For academic enquires please contact Eann Patterson ([Email Address Removed]) or Lee-Wei Yang ([Email Address Removed])
For enquires on the application process or to find out more about the Dual programme please contact [Email Address Removed]

Funding Notes

Both the University of Liverpool and NTHU have agreed to waive the tuition fees for the duration of the project and stipend of TWD 10,000/month will be provided as a contribution to living costs (the equivalent of £280 per month when in Liverpool).


[1] Justin Chan, Hong-Rui Lin, Kazuhiro Takemura, Kai-Chun Chang, Yuan-Yu Chang, Yasumasa Joti, Akio Kitao, Lee-Wei Yang. An efficient timer and sizer of protein motions reveals the time-scales of functional dynamics in the ribosome (2018)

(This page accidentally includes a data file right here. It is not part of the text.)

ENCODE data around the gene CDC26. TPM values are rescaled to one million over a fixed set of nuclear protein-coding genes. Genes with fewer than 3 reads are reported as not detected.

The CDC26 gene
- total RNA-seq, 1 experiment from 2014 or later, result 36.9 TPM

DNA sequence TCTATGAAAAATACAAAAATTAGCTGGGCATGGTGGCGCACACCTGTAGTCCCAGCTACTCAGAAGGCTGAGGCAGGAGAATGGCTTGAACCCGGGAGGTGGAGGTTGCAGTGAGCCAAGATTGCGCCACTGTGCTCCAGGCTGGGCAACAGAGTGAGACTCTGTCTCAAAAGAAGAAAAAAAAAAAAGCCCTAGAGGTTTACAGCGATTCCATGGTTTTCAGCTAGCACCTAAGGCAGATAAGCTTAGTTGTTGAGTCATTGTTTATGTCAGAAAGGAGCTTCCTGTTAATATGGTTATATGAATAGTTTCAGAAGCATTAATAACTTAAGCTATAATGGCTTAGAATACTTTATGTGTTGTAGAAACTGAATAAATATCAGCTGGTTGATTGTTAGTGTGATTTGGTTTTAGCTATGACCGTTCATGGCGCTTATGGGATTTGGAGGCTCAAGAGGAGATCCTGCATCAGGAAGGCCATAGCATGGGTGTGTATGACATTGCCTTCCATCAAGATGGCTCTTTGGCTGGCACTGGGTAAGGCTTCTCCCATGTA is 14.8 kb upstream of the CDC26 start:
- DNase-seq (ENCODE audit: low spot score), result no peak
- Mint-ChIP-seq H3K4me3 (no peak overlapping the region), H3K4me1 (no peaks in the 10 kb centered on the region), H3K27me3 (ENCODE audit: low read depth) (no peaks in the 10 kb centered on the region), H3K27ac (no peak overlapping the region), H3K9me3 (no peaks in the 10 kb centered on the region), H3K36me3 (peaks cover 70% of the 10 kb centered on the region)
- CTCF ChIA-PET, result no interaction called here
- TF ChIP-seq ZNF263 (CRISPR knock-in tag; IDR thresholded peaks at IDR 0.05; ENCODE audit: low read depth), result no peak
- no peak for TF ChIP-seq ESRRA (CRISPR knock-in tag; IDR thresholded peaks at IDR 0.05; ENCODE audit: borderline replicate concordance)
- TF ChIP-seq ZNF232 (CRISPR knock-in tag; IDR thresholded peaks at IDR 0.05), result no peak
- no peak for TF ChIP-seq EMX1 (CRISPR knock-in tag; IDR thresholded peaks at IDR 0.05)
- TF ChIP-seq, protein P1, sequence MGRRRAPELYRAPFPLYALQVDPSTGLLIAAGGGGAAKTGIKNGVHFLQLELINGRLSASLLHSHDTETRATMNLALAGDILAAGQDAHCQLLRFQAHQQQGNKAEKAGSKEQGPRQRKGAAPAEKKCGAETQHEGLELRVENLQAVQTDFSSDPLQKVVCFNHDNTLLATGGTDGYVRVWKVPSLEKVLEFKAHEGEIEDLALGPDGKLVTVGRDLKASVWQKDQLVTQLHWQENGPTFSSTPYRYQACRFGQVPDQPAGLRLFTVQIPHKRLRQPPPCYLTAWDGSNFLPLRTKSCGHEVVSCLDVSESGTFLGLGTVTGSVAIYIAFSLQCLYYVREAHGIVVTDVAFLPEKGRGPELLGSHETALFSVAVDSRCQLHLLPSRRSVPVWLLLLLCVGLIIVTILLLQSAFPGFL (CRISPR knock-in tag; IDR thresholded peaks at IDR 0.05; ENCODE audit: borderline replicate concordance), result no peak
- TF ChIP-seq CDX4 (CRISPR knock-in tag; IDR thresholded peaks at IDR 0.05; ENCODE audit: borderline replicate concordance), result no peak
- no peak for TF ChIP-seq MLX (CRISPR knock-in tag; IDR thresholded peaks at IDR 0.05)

[2] Comité Européen de Normalisation, Validation of computational solid mechanics models, CWA 16799, Brussels:CEN-CENELAC Management Centre, 2014.
[3] Dvurecenska, K., Graham, S., Patelli, E. & Patterson, E.A., A probabilistic metric for the validation of computational models, Royal Society Open Society, 5:180687, 2018.
[4] Chen, P-C. & Hub, J.S., 2014, Validating solution ensembles from molecular dynamics simulation by wide-angle x-ray scattering data, Biophysical J., 107:435-447.
[5] Childers, M.C. & Daggett, V., 2018, Validating molecular dynamics simulations against experimental observables in light of underlying conformational ensembles, J. Physical Chemistry B, 112:6673-6689.